I must say the word 20-30 times a day, easily. Whether out loud to my kids at their practices, at the high school where I coach football, or to myself when I am working out. Usually, I say it fiercely. Com-pete! Say it too loudly or in the wrong crowd, and people will look at you sideways like you’ve cursed at the top of your lungs. Some people don’t like competition or people who are competitive. Some folks shy away from it altogether. I don’t care!
Whether you know it or not, you’re in a competition.
At first, it appears you are in a competition with everyone else. When you’re a kid playing soccer, football, chess, or the debate team, you feel like you’re competing against an exterior opponent. You then compete to get into the best colleges and universities, compete for the best jobs, and even compete for the best spouses. You are defeating another team or opponent.
Fortunately, I got to play a kid’s game for a living, and got to play long enough that I figured out that the opponent, whether the Denver Broncos, the Raiders, Patriots, or Colts, were just stand-ins, or placeholders for me to get more out of myself. Sure, I was competing against another man. I did compete to win. Why go through all of that effort to prepare for a contest and not care about the outcome? But, more importantly, I competed to track my own progress. Was I improving on a consistent basis? Was I doing the requisite work to stay razor sharp? Was I getting enough sleep and eating well enough to perform optimally?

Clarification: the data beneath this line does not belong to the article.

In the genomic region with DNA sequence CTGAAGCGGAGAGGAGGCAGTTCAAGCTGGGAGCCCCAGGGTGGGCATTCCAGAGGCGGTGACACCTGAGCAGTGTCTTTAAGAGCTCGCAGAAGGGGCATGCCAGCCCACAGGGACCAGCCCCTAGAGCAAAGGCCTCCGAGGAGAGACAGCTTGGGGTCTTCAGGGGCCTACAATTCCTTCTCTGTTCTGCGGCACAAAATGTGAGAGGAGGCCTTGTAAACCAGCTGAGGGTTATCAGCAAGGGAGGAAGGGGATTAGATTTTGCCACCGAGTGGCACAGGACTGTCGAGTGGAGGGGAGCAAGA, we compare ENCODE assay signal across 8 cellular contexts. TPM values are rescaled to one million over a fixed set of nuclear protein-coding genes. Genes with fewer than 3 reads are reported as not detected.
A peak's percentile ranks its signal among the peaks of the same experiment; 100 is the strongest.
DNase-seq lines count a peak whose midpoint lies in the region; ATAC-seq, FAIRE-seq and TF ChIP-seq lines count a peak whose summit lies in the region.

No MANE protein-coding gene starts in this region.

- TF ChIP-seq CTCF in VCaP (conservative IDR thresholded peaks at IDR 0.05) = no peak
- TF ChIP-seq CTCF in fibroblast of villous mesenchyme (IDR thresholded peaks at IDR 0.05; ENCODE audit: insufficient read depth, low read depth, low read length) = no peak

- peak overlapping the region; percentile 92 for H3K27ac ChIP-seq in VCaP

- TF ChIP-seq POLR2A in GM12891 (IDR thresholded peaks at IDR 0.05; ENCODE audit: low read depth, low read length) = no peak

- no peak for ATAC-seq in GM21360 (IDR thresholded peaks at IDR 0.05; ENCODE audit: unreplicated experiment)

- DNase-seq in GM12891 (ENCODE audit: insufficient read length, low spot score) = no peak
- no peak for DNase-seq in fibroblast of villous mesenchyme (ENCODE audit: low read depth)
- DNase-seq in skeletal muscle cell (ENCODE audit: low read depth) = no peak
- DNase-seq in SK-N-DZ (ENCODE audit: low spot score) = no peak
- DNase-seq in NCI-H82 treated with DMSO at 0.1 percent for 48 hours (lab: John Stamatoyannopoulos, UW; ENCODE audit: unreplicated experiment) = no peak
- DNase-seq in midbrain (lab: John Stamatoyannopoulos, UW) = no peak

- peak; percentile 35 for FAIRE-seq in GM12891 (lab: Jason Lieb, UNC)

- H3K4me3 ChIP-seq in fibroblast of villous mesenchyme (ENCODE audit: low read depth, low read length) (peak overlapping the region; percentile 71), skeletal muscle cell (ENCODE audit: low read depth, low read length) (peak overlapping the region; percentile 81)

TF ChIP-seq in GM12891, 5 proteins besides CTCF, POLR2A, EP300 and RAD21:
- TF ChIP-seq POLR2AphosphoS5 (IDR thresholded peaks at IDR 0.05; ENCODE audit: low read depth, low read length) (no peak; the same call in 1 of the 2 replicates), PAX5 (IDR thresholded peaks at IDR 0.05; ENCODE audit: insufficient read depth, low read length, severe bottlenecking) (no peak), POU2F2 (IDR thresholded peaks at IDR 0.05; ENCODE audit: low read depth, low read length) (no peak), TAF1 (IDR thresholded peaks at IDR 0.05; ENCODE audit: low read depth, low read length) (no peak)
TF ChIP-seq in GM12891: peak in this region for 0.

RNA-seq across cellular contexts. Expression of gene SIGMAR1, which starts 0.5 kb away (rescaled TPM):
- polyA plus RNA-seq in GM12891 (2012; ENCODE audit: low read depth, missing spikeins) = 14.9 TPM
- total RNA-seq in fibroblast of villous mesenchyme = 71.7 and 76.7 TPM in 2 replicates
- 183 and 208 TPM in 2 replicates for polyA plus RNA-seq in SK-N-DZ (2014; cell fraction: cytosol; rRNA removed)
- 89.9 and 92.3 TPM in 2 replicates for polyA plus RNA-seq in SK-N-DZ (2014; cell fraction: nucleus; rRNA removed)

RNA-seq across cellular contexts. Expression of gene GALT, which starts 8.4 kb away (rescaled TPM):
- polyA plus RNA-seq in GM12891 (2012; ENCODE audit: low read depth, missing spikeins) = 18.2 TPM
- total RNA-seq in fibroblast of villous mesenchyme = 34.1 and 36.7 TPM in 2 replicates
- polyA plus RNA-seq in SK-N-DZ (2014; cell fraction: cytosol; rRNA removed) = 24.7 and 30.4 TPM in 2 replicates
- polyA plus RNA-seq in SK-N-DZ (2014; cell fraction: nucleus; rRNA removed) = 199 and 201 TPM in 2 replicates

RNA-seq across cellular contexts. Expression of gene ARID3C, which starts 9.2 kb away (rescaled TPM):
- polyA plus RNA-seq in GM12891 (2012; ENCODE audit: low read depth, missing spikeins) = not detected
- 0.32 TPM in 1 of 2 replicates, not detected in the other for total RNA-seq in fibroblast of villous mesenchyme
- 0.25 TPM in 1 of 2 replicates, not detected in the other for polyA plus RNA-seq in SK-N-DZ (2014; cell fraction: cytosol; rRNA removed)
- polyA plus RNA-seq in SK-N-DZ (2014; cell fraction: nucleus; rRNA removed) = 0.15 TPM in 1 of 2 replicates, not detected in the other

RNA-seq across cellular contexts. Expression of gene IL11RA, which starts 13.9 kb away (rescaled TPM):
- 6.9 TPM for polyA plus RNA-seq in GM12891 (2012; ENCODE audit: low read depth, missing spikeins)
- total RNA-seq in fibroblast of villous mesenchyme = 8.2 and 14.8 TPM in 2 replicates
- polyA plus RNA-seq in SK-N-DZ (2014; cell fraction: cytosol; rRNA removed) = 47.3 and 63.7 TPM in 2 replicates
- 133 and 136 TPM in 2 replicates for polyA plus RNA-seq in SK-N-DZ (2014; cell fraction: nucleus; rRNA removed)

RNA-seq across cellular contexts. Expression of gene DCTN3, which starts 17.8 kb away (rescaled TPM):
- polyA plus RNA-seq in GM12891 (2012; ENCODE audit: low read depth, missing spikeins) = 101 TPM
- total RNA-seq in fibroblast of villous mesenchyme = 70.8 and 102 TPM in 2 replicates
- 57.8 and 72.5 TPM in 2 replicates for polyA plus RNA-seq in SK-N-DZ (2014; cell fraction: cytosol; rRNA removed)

You see, without competition, we can never achieve our full potential. Without an opponent, we will never be pushed to our limits, fail, and be forced to do a long, hard, and honest evaluation of our own skill sets at that time. After this intense evaluation, and having been humbled, we stand up, dust ourselves off, figure out where we need to improve, and give it (whatever it is) another go. Hopefully we have corrected our mistakes, made subtle improvements, and taken our performance to another level. But, maybe we haven’t made all of the necessary adjustments and we fail again. Perhaps we need to spend more time under tension. Maybe we missed a few key details in our preparation, didn’t have the energy to maintain our focus through the end of the game, or didn’t perform well in crunch time. simply The point is, when you are competing, whether at work, on the field, in races, or personal challenges that you set for yourself…
You give yourself a chance to expose your own weaknesses.
If you are competitive, when you find those areas of weakness, you will find ways to eliminate them, so they don’t cost you again in the future.
We will never know unless we are in the arena competing on a consistent basis.
Find an arena, any will do, and simply compete hard.
All the best!